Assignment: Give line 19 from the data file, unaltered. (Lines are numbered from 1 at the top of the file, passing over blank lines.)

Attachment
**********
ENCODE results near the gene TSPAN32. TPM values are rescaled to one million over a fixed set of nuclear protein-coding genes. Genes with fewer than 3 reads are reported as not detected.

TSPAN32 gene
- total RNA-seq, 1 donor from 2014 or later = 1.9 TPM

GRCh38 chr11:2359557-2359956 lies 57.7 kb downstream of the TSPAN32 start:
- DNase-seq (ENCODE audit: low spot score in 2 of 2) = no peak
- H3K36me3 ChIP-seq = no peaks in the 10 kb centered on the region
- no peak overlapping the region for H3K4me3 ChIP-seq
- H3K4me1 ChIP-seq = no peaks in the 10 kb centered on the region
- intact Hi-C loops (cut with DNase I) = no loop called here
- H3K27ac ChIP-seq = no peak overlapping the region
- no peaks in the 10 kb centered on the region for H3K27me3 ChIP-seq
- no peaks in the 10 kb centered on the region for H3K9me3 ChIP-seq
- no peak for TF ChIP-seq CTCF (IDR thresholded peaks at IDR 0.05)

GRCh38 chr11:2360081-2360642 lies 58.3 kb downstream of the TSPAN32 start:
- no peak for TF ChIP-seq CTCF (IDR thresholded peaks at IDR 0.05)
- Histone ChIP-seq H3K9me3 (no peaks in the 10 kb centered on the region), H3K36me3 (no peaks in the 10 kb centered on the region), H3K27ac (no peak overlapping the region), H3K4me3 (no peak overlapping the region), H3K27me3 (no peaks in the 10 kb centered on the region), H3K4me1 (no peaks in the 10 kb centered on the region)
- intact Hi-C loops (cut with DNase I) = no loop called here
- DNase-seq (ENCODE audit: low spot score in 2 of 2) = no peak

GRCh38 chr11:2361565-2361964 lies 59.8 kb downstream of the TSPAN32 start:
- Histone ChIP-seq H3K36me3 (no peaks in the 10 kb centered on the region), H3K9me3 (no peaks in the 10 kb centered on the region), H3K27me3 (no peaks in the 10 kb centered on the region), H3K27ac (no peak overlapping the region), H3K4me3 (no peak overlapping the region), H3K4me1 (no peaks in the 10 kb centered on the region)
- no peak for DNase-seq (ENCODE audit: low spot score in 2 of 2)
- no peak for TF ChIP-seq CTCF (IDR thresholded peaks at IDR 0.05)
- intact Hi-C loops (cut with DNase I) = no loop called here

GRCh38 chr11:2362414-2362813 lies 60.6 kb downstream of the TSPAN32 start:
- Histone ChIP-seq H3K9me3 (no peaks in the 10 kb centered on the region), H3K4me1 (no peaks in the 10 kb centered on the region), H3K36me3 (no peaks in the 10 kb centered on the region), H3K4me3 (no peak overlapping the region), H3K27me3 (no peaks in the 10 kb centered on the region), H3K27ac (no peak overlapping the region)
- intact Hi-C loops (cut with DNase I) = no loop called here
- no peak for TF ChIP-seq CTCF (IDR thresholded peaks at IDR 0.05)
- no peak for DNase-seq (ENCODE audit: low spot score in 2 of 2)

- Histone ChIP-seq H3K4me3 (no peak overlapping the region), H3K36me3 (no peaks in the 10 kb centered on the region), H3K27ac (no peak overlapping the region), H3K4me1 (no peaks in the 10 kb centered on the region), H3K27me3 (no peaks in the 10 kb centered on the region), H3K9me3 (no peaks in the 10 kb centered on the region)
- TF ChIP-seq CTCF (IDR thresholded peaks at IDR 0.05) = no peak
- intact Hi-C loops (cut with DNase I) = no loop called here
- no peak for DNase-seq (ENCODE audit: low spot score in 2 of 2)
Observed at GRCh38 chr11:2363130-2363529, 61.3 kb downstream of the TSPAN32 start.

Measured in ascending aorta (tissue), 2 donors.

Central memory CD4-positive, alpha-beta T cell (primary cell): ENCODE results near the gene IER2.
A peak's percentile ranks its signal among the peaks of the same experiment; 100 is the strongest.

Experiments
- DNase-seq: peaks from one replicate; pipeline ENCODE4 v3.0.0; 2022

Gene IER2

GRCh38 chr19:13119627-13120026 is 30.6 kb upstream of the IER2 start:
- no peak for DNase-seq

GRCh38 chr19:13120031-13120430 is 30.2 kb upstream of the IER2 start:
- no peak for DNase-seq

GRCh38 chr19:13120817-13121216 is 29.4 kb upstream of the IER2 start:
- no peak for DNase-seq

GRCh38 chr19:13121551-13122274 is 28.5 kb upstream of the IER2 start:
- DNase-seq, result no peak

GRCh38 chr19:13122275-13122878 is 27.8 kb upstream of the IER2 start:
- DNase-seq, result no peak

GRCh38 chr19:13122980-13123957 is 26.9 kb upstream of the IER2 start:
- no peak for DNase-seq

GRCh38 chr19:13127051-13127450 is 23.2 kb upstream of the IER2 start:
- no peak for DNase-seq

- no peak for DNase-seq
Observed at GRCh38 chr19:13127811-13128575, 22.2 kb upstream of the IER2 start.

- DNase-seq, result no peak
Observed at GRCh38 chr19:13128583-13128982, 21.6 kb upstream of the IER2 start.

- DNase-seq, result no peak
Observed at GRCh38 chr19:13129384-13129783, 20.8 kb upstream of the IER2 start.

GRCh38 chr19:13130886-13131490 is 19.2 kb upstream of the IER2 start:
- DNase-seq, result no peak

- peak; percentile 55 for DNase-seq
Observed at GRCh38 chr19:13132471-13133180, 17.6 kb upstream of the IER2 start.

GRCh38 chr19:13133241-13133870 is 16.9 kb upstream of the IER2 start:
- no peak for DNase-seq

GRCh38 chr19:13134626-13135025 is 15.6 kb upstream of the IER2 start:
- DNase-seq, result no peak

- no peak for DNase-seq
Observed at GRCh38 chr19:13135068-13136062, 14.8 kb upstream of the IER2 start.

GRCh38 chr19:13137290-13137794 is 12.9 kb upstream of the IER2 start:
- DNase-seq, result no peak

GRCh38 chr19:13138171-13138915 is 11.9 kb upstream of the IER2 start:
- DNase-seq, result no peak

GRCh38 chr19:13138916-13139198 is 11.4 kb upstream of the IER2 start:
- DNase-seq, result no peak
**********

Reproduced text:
GRCh38 chr11:2361565-2361964 lies 59.8 kb downstream of the TSPAN32 start: